Benjamin Brewer started the talk by giving an overview of the process and continued to make key points as each of the other trainers demonstrated their drip-brewing processes.






The coffee grounds were precisely weighed on digital scales to ensure a coffee to water ratio of 1:10 in the cup.  “In the cup” is a key phrase, Benjamin explained.  The coffee grounds absorb a fair amount of hot water and thus a little extra hot water needs to be added to the filter to achieve a 1:10 ratio in the cup.








Benjamin emphasized freshness – the beans in the demo were only between 1-3 days old.  After the beans were weighed, the trainers took turns grinding them and bringing the grounds back to their table.









Hot water was poured in via goose-necked pitchers until the target weight was reached.  In the above photo, Brian demonstrated when to pull the dripper away before guiding attendees in brewing their own drip coffee.





I stepped outside after this workshop to make my way to the DIY Eat-it area, where Beauty’s Bagels were putting on a bagel workshop.

Third-wave coffee was well represented at the festival.  Ritual Roasters‘ always-photogenic coffee trailer, Sputnik was there once again.

 Bagel making with  Beauty’s Bagel

Oakland’s Beauty’s Bagel led a DIY workshop where they showed how to make their Montreal-style bagels.  They had premade and proofed the dough and workshop attendees floured up their hands and got to rolling their own bagels after watching a quick demo.

Here’s Blake Joffe cutting up the dough for the first demonstration.  They used King Arthur’s high gluten flour (14.2% protein content)  for maximum chewiness.



Some bagel recipes call for creating balls and poking holes through them to create their distinctive shape, but here Amy Remsen rolls them out and creates a loop.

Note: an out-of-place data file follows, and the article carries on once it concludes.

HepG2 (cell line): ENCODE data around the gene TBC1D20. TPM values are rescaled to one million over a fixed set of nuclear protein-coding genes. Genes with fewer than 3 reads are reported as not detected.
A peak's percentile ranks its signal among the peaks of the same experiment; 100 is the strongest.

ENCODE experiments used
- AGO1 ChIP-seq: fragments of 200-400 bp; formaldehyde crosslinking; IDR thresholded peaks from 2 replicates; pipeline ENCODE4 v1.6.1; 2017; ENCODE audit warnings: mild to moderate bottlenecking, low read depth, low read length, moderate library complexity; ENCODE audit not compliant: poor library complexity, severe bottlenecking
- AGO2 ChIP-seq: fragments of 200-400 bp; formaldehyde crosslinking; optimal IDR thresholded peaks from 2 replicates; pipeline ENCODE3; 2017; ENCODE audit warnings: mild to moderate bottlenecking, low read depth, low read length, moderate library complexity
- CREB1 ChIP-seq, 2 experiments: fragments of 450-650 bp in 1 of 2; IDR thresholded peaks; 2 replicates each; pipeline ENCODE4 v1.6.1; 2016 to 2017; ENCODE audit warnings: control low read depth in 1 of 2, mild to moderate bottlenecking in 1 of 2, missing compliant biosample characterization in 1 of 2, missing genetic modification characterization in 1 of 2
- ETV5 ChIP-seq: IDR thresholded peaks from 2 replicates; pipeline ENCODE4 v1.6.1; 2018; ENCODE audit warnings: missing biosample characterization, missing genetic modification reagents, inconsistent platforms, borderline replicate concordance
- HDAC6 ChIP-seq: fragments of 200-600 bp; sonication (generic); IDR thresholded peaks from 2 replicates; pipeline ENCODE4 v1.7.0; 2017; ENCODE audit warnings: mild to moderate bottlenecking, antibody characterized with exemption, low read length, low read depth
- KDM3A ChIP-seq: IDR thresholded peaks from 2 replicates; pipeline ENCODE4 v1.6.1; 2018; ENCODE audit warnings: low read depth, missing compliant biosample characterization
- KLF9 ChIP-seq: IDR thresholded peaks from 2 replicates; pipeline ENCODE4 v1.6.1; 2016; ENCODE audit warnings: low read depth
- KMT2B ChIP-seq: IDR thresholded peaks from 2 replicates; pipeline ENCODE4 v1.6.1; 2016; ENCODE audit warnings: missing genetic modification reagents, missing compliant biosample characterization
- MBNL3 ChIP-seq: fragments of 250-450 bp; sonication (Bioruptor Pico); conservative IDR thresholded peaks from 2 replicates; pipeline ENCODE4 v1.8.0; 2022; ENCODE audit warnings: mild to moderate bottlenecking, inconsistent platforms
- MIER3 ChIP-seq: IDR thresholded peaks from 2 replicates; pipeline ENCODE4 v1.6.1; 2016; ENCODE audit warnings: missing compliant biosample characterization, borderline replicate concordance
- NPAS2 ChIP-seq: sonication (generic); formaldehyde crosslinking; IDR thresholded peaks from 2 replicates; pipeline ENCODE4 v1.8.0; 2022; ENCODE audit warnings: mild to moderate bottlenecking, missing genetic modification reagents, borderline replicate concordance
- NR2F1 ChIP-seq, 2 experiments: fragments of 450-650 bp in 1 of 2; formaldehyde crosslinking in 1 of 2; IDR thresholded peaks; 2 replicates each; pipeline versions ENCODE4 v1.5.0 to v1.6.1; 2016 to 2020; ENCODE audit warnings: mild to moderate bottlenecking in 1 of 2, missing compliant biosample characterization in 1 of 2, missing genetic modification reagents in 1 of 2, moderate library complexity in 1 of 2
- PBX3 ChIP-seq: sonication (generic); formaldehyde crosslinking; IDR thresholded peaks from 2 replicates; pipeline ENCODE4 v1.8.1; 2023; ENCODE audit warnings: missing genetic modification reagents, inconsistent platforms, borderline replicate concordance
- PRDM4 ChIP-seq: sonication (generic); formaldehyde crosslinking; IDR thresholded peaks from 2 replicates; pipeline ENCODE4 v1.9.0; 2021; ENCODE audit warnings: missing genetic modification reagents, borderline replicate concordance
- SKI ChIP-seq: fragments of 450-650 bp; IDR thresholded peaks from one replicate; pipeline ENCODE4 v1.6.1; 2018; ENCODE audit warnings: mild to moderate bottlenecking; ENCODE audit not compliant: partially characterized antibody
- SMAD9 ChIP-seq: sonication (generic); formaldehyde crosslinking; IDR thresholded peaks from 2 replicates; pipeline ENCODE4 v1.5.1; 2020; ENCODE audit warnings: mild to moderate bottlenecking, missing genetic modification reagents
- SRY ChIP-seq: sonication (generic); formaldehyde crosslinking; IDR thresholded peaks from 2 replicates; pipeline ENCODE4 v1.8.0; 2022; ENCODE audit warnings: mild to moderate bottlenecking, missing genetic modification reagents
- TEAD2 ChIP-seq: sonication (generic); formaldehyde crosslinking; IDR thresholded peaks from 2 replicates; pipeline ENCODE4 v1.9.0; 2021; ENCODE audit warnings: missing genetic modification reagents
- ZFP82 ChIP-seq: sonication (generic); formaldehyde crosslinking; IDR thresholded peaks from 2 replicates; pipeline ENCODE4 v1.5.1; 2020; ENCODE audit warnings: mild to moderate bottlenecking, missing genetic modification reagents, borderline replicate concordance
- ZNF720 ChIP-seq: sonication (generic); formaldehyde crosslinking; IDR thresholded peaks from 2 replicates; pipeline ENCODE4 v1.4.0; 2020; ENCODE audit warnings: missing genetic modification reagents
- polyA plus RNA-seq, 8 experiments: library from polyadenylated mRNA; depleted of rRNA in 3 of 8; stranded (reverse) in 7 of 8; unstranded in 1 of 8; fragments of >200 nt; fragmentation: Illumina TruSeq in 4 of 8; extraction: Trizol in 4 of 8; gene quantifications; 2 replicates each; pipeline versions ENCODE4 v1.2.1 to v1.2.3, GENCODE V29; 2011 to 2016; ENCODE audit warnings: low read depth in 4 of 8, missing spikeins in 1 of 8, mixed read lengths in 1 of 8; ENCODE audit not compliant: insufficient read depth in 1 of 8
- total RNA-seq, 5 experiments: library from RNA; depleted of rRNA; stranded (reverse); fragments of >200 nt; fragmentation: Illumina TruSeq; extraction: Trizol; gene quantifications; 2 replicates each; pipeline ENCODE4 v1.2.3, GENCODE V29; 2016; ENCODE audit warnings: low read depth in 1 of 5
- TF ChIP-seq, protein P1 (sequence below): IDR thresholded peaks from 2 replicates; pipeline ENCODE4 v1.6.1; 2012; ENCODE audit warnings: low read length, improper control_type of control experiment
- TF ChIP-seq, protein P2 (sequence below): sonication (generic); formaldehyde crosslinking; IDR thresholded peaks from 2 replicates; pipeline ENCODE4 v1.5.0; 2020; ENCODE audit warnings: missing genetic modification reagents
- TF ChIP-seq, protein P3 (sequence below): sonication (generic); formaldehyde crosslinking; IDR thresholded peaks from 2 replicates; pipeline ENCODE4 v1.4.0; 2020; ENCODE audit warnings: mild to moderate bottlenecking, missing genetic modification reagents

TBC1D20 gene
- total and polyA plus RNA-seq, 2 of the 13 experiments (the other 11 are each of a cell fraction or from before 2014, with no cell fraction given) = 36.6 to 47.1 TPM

Completed demo bagels.





After they created a few demo bagels, the audience members were invited to get involved and create their own.





Meanwhile, things were getting started with the wood-burning oven

Various bagels rolled by various bagel-makers.  The bagels were then boiled in honey-water and thrown into the oven.



















This post:

Oakland Jack London Square Amtrak


We went to the Amtrak station at Jack London Square to pick up a friend who was arriving from San Jose.  The train was a little late, so I took a few pictures:


secure shopping cart


this shopping cart was locked to the information display via cable lock.







loco spot


I’m guessing “loco” refers to locomotive rather than crazy?

note: = porn, not locomotives nor crazy.






This post:

bike to work day 2011 and the bike away from work party


bike to work day 2011 was fun – here are some photos:



volunteers at one of the many east bay energizer stations.  This one was in berkeley, staffed by grizzly peak cyclists(?)  The woman is holding up little colorful bike pins.  They had snacks and coffee and information about the east bay bike coalition.  According to streetsblog SF, about 10,000 people biked to work in Alameda county, up 12.3% from last year.  I definitely saw a lot more cyclists out on the streets.




bike love


this photo was taken from the energizer station outside of actual cafe




people were out from Spokeland – a north oakland bike co-op.


after work, we headed to bike away from work party, where there were tons of neat bikes to check out:



a rusty paint job




leathery cowboy bike




this bamboo bike was really well done








the crucible was showing off some bikes modified by teenagers




the popcycle




actual cafe’s parklet




this bike was handcuffed to a speaker




a danish pedersen bike.  wood fenders, rims.  hammock seat.  stumey archer 3-speed internal rear hub. coaster brake.




bike, shoes, jeans, shirt, hat





and cyclecide was there with their deadly-looking-but-fun looking bikes and rides


It looked a little smaller than last year’s but was still a fun time.






This post: